Multiple Linear Regression

Multiple linear regression is the extension of simple linear regression to multiple explanatory variables and picks up means by group along the way. Hence, multiple linear regression seeks to explain a single, numerical response variable using multiple explanatory variables of different types.

It helps to immediately visualize what the combination of multiple explanatory variables of different types adds to simple linear regression. Consider the dataset $\texttt{carnivora}$. We’ll fit four different models using body weight $\texttt{SW}$ as the numerical response variable, birth weight $\texttt{BW}$ as a numerical explanatory variable, and Super Family as a categorical explanatory variable. The four models are simple linear regression, multiple linear regression with unique intercepts for the levels of the categorical explanatory variable, multiple linear regression with unique slopes for the levels of the categorical explanatory variable, and multiple linear regression with unique intercepts and unique slopes for the levels of the categorical explanatory variable.

import numpy as np
import pandas as pd
import bplot as bp
from scipy.optimize import minimize
from scipy.stats import norm as normal
import patsy

bp.LaTeX()
bp.dpi()

carnivora = pd.read_csv("https://raw.githubusercontent.com/roualdes/data/master/carnivora.csv")
carn = carnivora[["BW", "SW", "SuperFamily"]].dropna() # order is important

Below is code for four different models. In order, the models specify simple linear regression across birth weight BW, unique intercepts with parallel slopes by level of super family, shared intercepts with unique slopes by level of super family, and independent lines (unique intercepts and slopes) by level of super family.

Much of the code to fit any one of the four models is not particularly new nor challenging. The only real difference shows up in Patsy’s $\texttt{dmatrix()}$. Pay some attention to how Python code alters the model specification.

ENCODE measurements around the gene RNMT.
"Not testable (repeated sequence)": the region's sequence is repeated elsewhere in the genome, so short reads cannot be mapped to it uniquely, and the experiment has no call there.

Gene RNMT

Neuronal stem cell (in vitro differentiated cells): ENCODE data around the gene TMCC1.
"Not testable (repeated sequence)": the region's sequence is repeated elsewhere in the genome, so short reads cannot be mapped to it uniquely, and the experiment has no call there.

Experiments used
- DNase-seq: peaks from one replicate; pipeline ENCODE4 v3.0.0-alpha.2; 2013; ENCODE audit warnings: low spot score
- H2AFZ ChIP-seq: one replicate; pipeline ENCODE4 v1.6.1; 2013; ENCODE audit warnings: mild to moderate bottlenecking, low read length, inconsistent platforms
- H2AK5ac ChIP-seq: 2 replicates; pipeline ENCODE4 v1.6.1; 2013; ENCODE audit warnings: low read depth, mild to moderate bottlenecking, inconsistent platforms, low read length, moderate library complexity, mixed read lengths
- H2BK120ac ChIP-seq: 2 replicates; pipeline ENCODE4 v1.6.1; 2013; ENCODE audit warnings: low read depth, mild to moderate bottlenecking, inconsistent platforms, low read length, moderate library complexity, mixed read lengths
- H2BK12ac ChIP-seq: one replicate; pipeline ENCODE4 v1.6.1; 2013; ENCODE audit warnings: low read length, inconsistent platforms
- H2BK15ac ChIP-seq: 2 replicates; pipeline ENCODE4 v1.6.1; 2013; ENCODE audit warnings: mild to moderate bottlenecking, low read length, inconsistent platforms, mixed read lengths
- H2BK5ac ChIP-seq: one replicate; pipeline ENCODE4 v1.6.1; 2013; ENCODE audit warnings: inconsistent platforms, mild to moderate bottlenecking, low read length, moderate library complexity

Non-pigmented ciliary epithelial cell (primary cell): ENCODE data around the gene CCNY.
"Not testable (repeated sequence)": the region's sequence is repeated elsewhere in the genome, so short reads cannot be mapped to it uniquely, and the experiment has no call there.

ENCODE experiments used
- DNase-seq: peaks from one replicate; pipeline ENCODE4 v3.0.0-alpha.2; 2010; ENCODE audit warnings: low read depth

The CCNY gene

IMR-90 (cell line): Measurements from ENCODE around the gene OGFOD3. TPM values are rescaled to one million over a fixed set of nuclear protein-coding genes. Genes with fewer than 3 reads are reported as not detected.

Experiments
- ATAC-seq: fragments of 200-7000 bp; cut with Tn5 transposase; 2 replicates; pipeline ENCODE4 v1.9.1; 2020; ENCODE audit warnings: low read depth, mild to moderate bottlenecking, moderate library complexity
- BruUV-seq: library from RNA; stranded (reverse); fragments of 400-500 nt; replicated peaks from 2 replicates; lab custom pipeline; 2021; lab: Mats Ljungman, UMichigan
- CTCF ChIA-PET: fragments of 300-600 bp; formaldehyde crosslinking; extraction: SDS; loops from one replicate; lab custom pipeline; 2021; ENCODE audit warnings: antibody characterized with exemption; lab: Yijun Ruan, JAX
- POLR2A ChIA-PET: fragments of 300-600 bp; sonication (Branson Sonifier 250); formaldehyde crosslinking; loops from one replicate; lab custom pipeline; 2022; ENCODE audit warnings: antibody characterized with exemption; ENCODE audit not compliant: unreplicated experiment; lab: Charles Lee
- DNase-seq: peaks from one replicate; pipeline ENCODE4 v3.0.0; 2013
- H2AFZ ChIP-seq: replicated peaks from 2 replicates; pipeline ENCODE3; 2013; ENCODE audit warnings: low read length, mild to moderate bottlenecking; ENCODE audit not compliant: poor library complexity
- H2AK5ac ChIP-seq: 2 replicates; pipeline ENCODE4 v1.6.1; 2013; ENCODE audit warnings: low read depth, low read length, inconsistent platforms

def predict_normal(beta, X):
    N = X.shape[0]
    yhat = np.full((N, ), np.nan)
    for n in range(N):    
        yhat[n] = np.sum(beta * X[n,:])
    return yhat

def ll_normal(beta, X, y):
    yhat = predict_normal(beta, X)
    d = y - yhat
    return np.sum(d * d)

X = patsy.dmatrix("~ BW", data=carn)
X_ints = patsy.dmatrix("~ C(SuperFamily) + BW", data=carn)
X_slps = patsy.dmatrix("~ C(SuperFamily):BW", data=carn)
X_ints_slps = patsy.dmatrix("~ C(SuperFamily) + BW + C(SuperFamily):BW", data=carn)

y = carn['SW'].values
beta_hat = minimize(ll_normal, normal.rvs(size=2), args=(X, y))["x"]
beta_hat_ints = minimize(ll_normal, normal.rvs(size=3), args=(X_ints, y))["x"]
beta_hat_slps = minimize(ll_normal, normal.rvs(size=3), args=(X_slps, y))["x"]
beta_hat_ints_slps = minimize(ll_normal, normal.rvs(size=4), args=(X_ints_slps, y))["x"]

fig, axs = bp.subplots(2, 2, sharex=True, sharey=True)
beta_hats = [beta_hat, beta_hat_ints, beta_hat_slps, beta_hat_ints_slps]
Xs = [X, X_ints, X_slps, X_ints_slps]
titles = ['Simple Linear Regression', 'Unique intercepts', 'Unique Slopes', 'Unique slopes and intercepts']

for a, ax in enumerate(fig.axes):
    bp.current_axis(ax)
    for i, (name, gdf) in enumerate(carn.groupby("SuperFamily")):
        x = gdf["BW"]; y = gdf["SW"]; col = bp.color[i]
        bp.scatter(x, y, color=col, label=name)
        idx = carn["SuperFamily"] == name
        yhat = predict_normal(beta_hats[a], Xs[a][idx,:])
        bp.line(x, yhat, color=col)
        bp.title(titles[a])
        if a == 3:
            bp.legend(loc='upper center', bbox_to_anchor=(0.5, -0.15), ncol=2)
        

bp.labels(x="", y="Body weight (kg)", size=18, ax=axs[0][0])
bp.labels(x="Birth weight (g)", y="", size=18, ax=axs[1][0])

bp.tight_layout()

<matplotlib.axes._subplots.AxesSubplot at 0x118866898>

png

The code above uses the four vectors of estimated coefficients to make a faceted plot, where each panel corresponds to a model. Each panel is labelled to help you identify what your options are for modeling within the framework of multiple linear regression.

Notice that simple linear regression is as expected, just a single line that represents the estimated relationship between birth weight and body weight for animals of the Order Carnivora. The panel labeled unique intercepts shows multiple linear regression, where the different Super Families share a common slope but have unique intercepts. The panel labeled unique slopes shows multiple linear regression, where the different Super Families share a common intercept but have unique slopes. The panel labeled unique slopes and intercepts shows multiple linear regression, where the different Super Families have unique intercepts and unique slopes.